The U.S. Agency for International Development (USAID) on Monday announced a $5 million partnership with Texas A&M University’s World Coffee Research to eliminate coffee rust (known as “roya” in Spanish), a plant disease that has caused severe damage to Central America’s coffee industry over the past two years.
The partnership, according to a USAIS press release, will “support research on rust-resistant coffee varieties, address the shortage of disease-resistant coffee seedlings, and expand the capability of the region’s coffee institutions to monitor and respond to coffee rust.”
Central America’s smallholder farmers grow the bulk of the region’s specialty coffee, a lucrative commodity that is in increasingly high demand in the United States and around the world. With USAID’s investment, research will focus on establishing a more resilient and higher quality regional coffee sector. — USAID
“Coffee rust threatens more than your morning coffee—it affects jobs, businesses, and the security of millions across the Americas,” said USAID’s Associate Administrator Mark Feierstein. “We must tackle this outbreak to ensure farmers and laborers have stable incomes, don’t start growing illicit crops, or be forced to migrate because they can no longer support their families. This partnership will tap innovative solutions to address the immediate and long-term impacts of coffee rust and help this key agriculture sector rebound.”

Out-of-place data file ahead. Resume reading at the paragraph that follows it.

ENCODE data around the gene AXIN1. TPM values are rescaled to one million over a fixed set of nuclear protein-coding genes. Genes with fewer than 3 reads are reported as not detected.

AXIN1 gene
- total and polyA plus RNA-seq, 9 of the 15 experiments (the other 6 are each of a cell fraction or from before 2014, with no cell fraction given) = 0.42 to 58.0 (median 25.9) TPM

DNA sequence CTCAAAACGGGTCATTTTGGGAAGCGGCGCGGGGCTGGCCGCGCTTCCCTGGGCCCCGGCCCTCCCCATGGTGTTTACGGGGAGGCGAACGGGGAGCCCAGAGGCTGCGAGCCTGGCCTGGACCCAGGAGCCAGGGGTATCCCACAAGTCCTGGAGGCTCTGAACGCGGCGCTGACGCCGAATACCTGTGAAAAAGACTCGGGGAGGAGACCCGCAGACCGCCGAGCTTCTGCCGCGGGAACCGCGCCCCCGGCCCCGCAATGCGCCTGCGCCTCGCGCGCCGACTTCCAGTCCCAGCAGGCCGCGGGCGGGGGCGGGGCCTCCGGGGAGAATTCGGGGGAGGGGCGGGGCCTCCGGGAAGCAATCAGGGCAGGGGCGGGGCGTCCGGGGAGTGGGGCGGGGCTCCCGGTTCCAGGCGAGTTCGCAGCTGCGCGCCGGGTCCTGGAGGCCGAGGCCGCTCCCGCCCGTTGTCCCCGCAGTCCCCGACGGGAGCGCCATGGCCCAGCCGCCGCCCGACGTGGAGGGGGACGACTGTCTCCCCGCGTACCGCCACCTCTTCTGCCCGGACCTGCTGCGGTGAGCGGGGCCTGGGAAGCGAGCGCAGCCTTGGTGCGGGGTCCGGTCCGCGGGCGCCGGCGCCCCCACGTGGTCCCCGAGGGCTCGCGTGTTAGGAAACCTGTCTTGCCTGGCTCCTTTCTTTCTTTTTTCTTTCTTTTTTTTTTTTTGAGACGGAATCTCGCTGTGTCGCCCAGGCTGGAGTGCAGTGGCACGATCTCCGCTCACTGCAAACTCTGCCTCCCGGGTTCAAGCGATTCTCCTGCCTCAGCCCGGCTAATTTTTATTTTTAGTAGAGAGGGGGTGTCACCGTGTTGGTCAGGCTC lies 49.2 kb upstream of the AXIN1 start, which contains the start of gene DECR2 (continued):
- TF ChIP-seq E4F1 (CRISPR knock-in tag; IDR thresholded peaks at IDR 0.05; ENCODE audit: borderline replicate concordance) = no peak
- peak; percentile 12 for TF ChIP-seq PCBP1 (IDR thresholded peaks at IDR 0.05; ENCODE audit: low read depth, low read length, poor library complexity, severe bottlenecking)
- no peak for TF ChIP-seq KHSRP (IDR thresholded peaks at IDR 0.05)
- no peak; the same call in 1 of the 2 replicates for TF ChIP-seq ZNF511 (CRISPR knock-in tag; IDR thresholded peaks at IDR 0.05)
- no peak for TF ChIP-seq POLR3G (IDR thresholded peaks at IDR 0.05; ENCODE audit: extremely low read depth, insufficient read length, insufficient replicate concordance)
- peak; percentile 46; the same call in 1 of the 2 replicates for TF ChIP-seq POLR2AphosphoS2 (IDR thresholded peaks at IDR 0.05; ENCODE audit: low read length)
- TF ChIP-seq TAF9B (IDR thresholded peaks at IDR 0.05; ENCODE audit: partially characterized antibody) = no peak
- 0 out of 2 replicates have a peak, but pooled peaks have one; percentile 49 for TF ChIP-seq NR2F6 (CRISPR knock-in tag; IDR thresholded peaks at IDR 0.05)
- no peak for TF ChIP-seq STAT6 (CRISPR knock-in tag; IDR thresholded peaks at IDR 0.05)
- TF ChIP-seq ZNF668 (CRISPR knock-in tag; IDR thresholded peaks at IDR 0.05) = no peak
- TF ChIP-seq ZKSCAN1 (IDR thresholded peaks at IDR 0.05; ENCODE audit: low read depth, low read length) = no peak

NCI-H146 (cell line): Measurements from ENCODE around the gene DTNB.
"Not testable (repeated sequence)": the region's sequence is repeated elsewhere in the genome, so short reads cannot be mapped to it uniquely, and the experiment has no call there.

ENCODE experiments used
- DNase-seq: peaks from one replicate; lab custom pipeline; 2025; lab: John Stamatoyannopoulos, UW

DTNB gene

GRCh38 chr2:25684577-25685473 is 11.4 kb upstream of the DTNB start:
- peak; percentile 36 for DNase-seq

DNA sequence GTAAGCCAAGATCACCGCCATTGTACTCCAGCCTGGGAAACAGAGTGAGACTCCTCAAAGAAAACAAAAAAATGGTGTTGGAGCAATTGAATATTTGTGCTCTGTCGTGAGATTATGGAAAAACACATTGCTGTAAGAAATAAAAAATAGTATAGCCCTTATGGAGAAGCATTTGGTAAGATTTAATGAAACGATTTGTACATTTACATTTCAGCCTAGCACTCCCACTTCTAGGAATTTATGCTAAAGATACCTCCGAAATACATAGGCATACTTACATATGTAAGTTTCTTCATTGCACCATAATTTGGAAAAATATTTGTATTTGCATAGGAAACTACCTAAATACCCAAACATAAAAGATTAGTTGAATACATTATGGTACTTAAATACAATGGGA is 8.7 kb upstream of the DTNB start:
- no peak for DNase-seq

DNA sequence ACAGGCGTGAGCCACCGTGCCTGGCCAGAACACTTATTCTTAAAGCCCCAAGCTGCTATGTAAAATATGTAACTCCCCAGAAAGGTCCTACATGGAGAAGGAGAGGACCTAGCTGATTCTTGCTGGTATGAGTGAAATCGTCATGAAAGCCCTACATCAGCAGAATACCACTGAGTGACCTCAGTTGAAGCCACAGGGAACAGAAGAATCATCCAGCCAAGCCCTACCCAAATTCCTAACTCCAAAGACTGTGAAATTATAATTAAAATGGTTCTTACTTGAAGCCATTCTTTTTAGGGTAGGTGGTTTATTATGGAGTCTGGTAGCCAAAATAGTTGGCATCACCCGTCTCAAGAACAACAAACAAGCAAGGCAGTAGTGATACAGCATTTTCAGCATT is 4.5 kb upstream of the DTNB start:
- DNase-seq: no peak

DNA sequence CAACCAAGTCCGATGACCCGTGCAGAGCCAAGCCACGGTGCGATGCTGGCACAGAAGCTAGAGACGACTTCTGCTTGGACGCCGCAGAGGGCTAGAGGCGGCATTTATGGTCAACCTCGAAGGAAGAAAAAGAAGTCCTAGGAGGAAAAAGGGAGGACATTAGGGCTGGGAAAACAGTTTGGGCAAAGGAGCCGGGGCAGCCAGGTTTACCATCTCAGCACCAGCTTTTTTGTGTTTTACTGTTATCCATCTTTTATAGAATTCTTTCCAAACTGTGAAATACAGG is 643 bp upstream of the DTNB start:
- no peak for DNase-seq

The current coffee rust outbreak is the worst in Latin America’s history. Reasons for current outbreak are varied, but USAID plant experts say that climate change is exacerbating the crisis. It is estimated that production will fall by as much as 15-40% in the coming years, which could trigger job losses exceeding 500,000. Decreased production may lead to decreases in incomes for smallholder farmers, making it harder to afford the fungicides and plant maintenance necessary to control the disease. The negative impacts of coffee rust go beyond the farmers and businesses that support the industry—seasonal laborers and their families are losing an import source of income. —USAID
Overall, USAID says its is investing $14 million in the fight against coffee rust.
In Nicaragua, where coffee production employs half a million people in the countryside, the coffee rust epidemic was devastating to last year’s harvest. According to official government statistics, Nicaraguan coffee exports plummeted 21% last year, representing losses of $170 million. Overall, coffee went from being Nicaragua’s top export product in 2012 to third (behind gold and beef) in 2013.
Similar losses are reported in other Central American countries.
The Nicaraguan Coffee Growers Union said last year that Nicaragua needs to invest $12 million to prevent the spread of the coffee rust fungus, and up to $150 million to fully replant damaged coffee plants in the coming years. The rust fungus has mostly affected coffee grown in the lowlands; high-altitude coffee production is less affected.
The Sandinista government, which was heavily criticized for ignoring the problem for the first year of the coffee-rust plague, eventually promised aid to farmers. But coffee producers claim the government has not followed through on its promises.